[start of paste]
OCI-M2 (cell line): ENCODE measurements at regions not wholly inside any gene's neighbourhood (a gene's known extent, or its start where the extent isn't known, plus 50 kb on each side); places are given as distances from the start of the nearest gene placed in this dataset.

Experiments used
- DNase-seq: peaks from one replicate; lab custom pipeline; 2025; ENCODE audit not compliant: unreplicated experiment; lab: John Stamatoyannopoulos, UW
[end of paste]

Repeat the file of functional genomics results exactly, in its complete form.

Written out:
OCI-M2 (cell line): ENCODE measurements at regions not wholly inside any gene's neighbourhood (a gene's known extent, or its start where the extent isn't known, plus 50 kb on each side); places are given as distances from the start of the nearest gene placed in this dataset.

Experiments used
- DNase-seq: peaks from one replicate; lab custom pipeline; 2025; ENCODE audit not compliant: unreplicated experiment; lab: John Stamatoyannopoulos, UW